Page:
We have all heard that paying yourself first is the best way to become wealthy in our society. Whilst we all know the merits about paying yourself first, many people do not now exactly how much money to set aside to pay themselves first. So is there a magic number? You hear people asking themselves this question all the time How much do I need to pay myself first?
So here is my formula on how much you should pay yourself first. You don’y have to agree with it but just have a look at it.
Whilst I know everybody is different and people have different circumstances, I am just going to give you the generic formula.
Dead Broke Approach – If you want to live a life where you are dead broke, stressed, living pay check to pay check, and want to consistently worry about the future, then don’t pay your self first at all. That way, you have no savings and investments. If you really want to be broke, the best thing to do is spend more money than you make and be in credit card debt. Whilst this sounds silly, it is the situation faced by many today. People without realising spend more money than they make and rack up credit card debt and then wonder why they are always broke. So if you don’t pay yourself first, you are following the dead broke approach.
- Poor Approach – If you want to be poor, just spend everything you make. It is that simple. See, if you make £50,000 a year and spend £50,000 a year, you are still poor. Just because you are making a lot of money does not mean you will eventually be wealthy. You need to have good saving habits too. This is common in big cities like London where people earn a bucket load of money but spend just as much leaving them at the same position they were a year earlier. This what you call ‘Rich – Poor’. They seem rich, but they are actually poor. They save nothing!
- Middle Class Approach – If you want to be a middle class person, you want to pay yourself first 5% – 10% of your gross income. So say your gross income is £40,000. So 5% would be £2,000 and 10% would be £4,000.
Whilst saving £4,000 a year is a good start, if you want your money to work for you and earn its own money on your behalf, you need to invest the money. So if you open a Stocks and Shares (ISA) and invest your money in a plain vanilla index fund like the FTSE 100, FTSE 250 or S&P500 which has historically produced a return of 8% on average, after 30 years of investing £4,000 into the index fund every, you will have a grand total of £529,634.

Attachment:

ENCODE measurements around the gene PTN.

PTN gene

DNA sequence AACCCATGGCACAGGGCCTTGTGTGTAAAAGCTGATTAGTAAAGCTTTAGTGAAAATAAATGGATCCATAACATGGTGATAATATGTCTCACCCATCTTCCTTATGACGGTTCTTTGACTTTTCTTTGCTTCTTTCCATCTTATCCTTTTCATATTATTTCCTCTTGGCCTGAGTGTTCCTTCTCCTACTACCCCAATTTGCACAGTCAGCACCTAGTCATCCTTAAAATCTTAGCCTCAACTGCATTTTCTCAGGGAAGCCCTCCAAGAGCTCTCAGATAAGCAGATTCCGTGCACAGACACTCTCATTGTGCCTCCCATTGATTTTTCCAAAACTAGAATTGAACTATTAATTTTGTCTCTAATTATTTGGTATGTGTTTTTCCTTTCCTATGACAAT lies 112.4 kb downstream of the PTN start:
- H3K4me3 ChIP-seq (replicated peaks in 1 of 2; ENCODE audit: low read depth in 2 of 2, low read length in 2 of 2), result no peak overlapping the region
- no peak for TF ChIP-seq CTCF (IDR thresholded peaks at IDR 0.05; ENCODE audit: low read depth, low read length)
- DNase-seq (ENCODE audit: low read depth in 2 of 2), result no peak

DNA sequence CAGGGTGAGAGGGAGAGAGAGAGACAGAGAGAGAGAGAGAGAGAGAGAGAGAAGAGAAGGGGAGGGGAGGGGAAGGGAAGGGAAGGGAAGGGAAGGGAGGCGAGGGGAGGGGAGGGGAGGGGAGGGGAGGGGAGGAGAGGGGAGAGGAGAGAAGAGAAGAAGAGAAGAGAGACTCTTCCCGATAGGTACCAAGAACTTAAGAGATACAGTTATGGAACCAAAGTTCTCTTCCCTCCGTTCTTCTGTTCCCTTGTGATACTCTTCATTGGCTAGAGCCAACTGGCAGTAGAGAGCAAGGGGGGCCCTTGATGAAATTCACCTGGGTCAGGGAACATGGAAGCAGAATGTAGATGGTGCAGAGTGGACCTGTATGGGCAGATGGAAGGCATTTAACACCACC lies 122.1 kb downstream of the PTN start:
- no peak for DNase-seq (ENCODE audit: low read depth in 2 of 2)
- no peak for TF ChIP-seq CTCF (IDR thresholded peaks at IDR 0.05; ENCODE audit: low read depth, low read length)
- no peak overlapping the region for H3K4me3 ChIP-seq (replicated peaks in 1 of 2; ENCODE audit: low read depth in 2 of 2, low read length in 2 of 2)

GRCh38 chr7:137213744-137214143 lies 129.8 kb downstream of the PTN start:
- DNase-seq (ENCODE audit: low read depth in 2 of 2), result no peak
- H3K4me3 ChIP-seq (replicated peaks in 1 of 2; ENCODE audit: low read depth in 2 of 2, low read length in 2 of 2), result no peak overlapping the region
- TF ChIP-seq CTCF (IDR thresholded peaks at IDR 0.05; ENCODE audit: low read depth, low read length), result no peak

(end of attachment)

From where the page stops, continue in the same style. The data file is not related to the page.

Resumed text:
- Upper middle Class – If you want to be upper middle class, you want to pay yourself first 15% of your gross income. So 15% of £40,000 would be £6,000.
Again, you can make your money work for you by investing it. As above, if you add £6,000 a year into an index fund which has a yearly return of 8%, you will have close to £800,000 after 30 years.
- Rich – If you want to be rich, you want to pay yourself first 20% of your gross income.
So 20% of £30,000 would be £6,000
By putting the £8,000 a year you saved into an index fund returning 8% a year, you will have £1,059,268 at the end of 30 years.
- Super Rich – You want to pay your self first at least 25% of your gross income.
So 25% of £30,000 would be £10,500
By putting the £10,000 a year you saved into an index fund returning 8% a year, you will have £1,324,085 at the end of 30 years. You have got to love compounding.
So the above is the approach you need to follow in order to determine how much you should pay yourself first. The formula took you from dead broke to middle class to super rich. here is the interesting bot about the above approach, its not a fluke how people end up where they do in society. When you look at the above approach and look at why some people are dead broke, it is because they are not paying themselves first.
Think about people you know. Some people you know are dead broke. Some people you know are poor. You also know people who are middle class, upper middle class, rich and super rich. A lot of times people think that it is just a coincidence that people are rich. They got lucky. But you need to realise that most people do not end up wealthy through luck. They created there luck. You know have an approach or formula that you can use to create your own luck.
You may not like the formula. When many people read this formula, they get and or even angry. They think it is ridiculous. No one in their right mind can save 25% of their gross income. But here’s the thing, I don’t expect anybody to go from 0% paying themselves to 20% paying themselves first straight away. It is almost impossible to change all of your habits overnight. You need to start off paying your self first in small amounts. Start with something like 5% a year and then slowly increase this amount at the years go by.